8. (At this point im my Photoshop pattern I invoke an Action that resizes and sharpens a photo. I have one for landscape photos and one for portrait orientation. Unfortunately, the way Affinity Photo's Macro facility works, I can't define the macros I want.)

  9. Size the picture. Use Document => Resize Document... to resize the picture. Tell it to resample and use Bicubic sampling. Resizing should be done after the Curves operation, so that resampling will have an easier job. (Don't try to take a little picture and resize it bigger.) Set the DPI to 72 and the Units to pixels, make sure the lock between dimensions is clicked, and then input the width or height in pixels.. the other dimension will be calculated. When I can, I make two versions, one with picture dimensions twice the size of the picture's display area: see "High DPI Pictures".

    Resize Document

    Resize Document control panel.

  10. Clarity. Filters => Sharpen => Clarity enhances color contrast in the midtones. (There is a nice video tutorial on it.)

  11. Sharpen. Resizing may make the picture look blurry. Use Filters => Sharpen => Unsharp Mask and try different strengths.

    Unsharp Mask

    Unsharp Mask control panel.

  12. Export the picture. Choose File => Export and choose the output directory and file name. I save my gallery pictures as JPEGs, usually 100 quality.

  13. Don't wipe out the original. Close the window and when it says the file was modified, choose "Don't Save".

  14. Karolyn Martin and Don Widrig at the ge-645

    on a hi-res display this should look sharper. See below.

Other Editing Tools

Contrast, Saturation, Vibrance

Some pictures scanned from film look washed out and are improved by increasing the contrast and color saturation a little. The Vibrance adjustment panel also has a Saturation slider.


It is possible to select just part of an image and apply different corrections to individual parts. One of the advice sites cautions that this may produce pictures that look unnatural: human perception is quite sensitive to mismatches between parts of a picture that should have the same illumination.

Output Files

Image Data

The .jpg files resulting from these editing steps in Affinity are different from those from Photoshop.

Compression is different between Affinity Photo and Photoshop. For one quality 60 file, the Affinity output file is 95051 bytes; the Photoshop version is 142448.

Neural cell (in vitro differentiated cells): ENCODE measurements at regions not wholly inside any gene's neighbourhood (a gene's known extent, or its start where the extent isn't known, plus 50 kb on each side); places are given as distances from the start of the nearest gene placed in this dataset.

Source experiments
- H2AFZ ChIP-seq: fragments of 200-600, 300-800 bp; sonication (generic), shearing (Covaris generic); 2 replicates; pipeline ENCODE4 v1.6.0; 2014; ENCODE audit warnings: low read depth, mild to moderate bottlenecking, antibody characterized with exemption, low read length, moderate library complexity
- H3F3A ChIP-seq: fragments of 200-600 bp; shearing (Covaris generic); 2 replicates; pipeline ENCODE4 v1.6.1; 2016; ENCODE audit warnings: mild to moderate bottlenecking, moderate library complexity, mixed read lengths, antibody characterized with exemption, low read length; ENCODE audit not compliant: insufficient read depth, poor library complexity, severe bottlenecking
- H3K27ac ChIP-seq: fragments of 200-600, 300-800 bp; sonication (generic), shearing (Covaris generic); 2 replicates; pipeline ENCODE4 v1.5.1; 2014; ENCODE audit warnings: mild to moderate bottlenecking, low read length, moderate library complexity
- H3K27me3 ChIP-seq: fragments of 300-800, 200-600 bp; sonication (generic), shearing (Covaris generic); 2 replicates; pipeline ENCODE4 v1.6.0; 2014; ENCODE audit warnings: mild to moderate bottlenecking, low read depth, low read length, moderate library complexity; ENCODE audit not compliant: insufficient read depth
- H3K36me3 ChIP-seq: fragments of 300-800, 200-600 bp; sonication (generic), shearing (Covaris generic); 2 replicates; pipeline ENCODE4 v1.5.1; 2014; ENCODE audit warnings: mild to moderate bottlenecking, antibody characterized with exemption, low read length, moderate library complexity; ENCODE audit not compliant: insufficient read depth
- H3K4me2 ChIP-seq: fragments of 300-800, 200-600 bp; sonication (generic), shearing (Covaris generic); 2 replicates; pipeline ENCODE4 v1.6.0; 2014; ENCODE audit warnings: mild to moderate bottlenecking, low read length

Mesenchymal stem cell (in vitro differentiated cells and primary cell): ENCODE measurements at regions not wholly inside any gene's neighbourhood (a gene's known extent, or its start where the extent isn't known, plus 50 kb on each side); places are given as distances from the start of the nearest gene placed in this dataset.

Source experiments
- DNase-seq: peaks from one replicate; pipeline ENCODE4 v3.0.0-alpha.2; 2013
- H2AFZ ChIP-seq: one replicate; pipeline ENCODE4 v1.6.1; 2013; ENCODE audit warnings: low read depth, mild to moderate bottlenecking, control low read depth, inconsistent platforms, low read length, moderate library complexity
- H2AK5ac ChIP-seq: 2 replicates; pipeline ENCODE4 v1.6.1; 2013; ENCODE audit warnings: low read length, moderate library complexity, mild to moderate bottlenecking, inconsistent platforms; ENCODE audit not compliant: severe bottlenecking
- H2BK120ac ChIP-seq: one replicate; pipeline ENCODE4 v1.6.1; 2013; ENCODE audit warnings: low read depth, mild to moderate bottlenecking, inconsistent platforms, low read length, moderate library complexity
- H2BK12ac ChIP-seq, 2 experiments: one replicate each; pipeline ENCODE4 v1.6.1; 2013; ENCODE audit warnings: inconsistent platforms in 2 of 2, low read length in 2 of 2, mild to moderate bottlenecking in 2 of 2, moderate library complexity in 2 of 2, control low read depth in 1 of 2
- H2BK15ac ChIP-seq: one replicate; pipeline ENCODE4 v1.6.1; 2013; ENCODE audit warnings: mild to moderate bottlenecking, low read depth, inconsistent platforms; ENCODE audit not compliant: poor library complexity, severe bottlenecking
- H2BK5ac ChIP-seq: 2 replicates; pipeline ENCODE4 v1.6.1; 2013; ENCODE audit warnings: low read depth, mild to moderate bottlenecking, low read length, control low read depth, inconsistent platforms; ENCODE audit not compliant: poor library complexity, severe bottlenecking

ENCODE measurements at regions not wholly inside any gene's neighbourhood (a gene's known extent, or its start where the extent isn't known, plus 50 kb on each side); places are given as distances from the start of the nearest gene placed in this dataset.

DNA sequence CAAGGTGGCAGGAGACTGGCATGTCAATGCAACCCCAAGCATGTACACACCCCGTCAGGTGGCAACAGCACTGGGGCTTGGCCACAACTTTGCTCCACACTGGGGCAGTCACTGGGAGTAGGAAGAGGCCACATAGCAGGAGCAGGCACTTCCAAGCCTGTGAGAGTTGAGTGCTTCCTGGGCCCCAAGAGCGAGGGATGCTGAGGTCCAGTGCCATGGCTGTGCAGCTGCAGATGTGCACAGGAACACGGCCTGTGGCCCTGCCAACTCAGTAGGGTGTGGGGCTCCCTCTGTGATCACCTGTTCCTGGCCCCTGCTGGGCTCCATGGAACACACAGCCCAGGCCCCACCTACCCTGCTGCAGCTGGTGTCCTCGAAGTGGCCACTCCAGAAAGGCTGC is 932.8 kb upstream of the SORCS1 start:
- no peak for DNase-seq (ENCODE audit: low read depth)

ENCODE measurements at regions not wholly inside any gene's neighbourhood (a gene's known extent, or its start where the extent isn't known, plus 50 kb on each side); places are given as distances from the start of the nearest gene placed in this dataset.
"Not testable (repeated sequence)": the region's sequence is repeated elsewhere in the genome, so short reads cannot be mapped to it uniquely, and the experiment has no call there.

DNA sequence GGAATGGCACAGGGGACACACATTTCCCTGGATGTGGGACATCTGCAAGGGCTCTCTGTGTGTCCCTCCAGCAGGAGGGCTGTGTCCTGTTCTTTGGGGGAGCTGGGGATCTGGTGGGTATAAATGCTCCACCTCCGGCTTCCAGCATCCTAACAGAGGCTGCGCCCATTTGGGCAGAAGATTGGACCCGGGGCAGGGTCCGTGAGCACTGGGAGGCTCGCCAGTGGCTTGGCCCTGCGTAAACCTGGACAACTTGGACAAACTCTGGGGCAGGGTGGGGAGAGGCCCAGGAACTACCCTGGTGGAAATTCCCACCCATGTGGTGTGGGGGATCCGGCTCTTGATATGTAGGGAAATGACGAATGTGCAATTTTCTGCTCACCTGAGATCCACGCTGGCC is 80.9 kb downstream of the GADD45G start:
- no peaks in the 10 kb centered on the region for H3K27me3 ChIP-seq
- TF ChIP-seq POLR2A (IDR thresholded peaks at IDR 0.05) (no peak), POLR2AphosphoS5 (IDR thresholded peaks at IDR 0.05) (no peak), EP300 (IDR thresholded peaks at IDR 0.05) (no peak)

I installed exiftool and jhead on my computer to investigate the metadata.

Affinity Photo's Export function does not strip EXIF metadata out of its output image the way Photoshop's "Save For Web and Devices" does. The exiftool output for Affinity images lists 123 values. For the same image from Photoshop, there are only 40 values.

I had set up Photoshop to add an IPTC comment with my name and copyright.. I forget how. Affinity Photo does not have this ability, but I can add copyright to my Affinity files with a shell command like
exiftool -artist="" -copyright="(c) `date +%Y` Tom Van Vleck" filename.jpg

Image Thumbnails

For photo gallery pages, I often want a small thumbnail that image the user can click to open a big one. I make thumbnails with ImageMagick, a powerful package that contains many useful picture whacking tools: in particular, it provides the "convert" command, which I use as follows:

convert -thumbnail x300 -resize '300x<' -resize 50% -gravity "center" -crop "150x150+0+0" "-unsharp 0x6+0.5+0" +repage "blah.jpg" ../thumbs/"blah.jpg"

I generate 150x150 thumbnails and show them in a 75x75 pixel space so the thumbnails look crisp on a retina screen.

To make an image look sharper on computers with a higher-resolution display

See a page on this subject. Bsically, save your picture with lots of pixels, and display it in a container with half the dimensions. Web browsers will figure out how to make it look crisp.